Biodynamic practices offer a holistic approach to gardening and more.
WRITTEN BY SUSAN DITZ
PHOTOS BY JEN BRITTON
In a heavy industrial area near the Reno-Tahoe International Airport, a group of children from the Nevada Sage Waldorf School, led by parent volunteer Soma Miller, is doing its part to heal the planet. Together they’ve converted a small, neglected patch of dirt at the edge of a parking lot into a productive teaching garden with healthy, compost-enriched soil that yields a bounty of vegetables and flowers. This outdoor classroom enables K – 5 students to gain valuable life skills while learning lessons in sustainable agriculture.
Nearby, despite winter’s chill, Bob Clarkson and his family of five are harvesting lettuce and other vegetables from a backyard garden just off of Kietzke Lane in Reno. Clarkson, who established the original biodynamic garden at Sage Waldorf, says even in our climate with cold, snowy winters and up to triple-digit hot summers, anyone can be a four-season farmer/gardener by practicing biodynamic techniques. And you can create a farm or garden almost anywhere, as he demonstrated by transforming an old urban driveway into a flourishing row of vegetables.
Developed from the teachings of Austrian philosopher, writer, educator, and social activist Rudolf Steiner (who also founded the Anthroposophical and Waldorf education movements), biodynamics involves a holistic approach to farming, gardening, food, and nutrition. Each farm or garden is viewed as a closed-loop, self-sustaining ecosystem where crops, livestock, compost, and soils are intended to balance and support each other. Like organic producers, biodynamic farmers grow their food without the use of pesticides, herbicides, or genetically modified organisms.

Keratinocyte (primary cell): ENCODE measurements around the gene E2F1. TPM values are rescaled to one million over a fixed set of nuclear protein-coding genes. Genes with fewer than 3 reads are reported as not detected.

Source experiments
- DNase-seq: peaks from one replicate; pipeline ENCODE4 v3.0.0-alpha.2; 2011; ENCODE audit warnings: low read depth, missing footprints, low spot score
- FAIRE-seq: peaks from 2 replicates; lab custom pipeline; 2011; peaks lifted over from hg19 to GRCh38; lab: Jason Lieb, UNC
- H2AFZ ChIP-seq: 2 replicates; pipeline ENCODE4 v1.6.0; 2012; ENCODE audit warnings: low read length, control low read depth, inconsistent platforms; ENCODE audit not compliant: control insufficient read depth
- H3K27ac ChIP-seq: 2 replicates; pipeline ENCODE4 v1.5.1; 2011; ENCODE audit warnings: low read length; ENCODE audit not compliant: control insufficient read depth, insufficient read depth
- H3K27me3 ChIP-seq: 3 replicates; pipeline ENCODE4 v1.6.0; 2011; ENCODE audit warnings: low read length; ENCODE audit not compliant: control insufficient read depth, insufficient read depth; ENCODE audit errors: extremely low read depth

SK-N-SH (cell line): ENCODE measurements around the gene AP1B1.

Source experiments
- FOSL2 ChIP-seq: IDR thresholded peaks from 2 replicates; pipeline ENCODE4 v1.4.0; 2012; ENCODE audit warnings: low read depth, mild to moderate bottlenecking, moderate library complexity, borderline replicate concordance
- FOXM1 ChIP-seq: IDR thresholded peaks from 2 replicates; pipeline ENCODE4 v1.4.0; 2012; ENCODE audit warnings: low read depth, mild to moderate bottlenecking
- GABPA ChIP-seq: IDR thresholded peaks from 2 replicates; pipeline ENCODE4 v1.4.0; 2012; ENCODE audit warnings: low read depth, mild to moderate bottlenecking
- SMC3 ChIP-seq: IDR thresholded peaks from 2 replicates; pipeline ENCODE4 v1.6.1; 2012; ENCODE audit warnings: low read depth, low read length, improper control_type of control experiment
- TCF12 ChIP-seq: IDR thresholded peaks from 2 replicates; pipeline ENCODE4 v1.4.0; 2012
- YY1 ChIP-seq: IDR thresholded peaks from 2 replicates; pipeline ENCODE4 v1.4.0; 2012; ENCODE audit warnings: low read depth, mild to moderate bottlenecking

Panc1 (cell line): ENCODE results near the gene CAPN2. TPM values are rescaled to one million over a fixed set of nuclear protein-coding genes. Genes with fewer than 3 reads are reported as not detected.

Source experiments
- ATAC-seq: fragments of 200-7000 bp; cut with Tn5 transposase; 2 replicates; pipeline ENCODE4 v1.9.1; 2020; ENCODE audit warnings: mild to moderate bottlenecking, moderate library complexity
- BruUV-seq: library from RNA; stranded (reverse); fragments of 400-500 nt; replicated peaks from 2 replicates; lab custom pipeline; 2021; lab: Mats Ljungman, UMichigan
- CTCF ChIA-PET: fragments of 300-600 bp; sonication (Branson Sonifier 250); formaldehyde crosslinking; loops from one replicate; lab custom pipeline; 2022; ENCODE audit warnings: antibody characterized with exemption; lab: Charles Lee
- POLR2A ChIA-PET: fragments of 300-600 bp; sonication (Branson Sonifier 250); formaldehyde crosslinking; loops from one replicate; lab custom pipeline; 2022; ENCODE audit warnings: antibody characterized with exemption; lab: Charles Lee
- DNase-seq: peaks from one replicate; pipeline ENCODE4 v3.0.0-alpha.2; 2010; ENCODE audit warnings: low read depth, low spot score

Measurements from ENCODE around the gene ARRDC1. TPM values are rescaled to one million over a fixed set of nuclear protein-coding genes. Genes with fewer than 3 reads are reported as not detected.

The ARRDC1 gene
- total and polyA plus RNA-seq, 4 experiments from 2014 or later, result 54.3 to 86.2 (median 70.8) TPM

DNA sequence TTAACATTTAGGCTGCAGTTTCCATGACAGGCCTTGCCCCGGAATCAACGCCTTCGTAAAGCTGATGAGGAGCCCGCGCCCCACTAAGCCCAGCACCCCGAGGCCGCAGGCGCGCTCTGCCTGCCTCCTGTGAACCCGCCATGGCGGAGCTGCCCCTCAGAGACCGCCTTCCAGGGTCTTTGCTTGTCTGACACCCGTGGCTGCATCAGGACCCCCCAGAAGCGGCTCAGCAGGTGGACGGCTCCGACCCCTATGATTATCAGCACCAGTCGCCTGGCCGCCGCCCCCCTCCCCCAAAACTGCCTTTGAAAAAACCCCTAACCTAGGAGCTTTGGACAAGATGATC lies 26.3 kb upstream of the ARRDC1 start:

Miller calls it “homeopathic medicine for the earth.”
A student/teacher/advocate for more than a decade, Clarkson says there are several key techniques to successful biodynamic farming.
He explains that one is the use of specific organic preparations considered “healing remedies for the soil.”
Made from fermented manure, minerals, and herbs, these preparations are used in compost and on the soil to help restore and balance the farm’s ecology and improve the nutrition, quality, and flavor of the food being grown.
According to Wali Via from the Biodynamic Association, “[T]he six compost preparations are made from specific herbs: yarrow flowers, chamomile blossoms, the whole areal portion of the stinging nettle while in flower, oak bark, dandelion blossoms, and valerian flowers.”
Some farmers get together seasonally to make these preparations in batches, as it must be done using precise techniques. However, they also may be purchased from certified suppliers such as the Josephine Porter Institute for Applied Bio-Dynamics.
Clarkson is a local contractor, real estate investor, and father who sees both the economic and environmental benefits of this agricultural method. He’s studied it extensively at Rudolf Steiner College in Fair Oaks, near Sacramento, and is active in the 30-year-old Biodynamic Association of Northern California, based in Nevada City.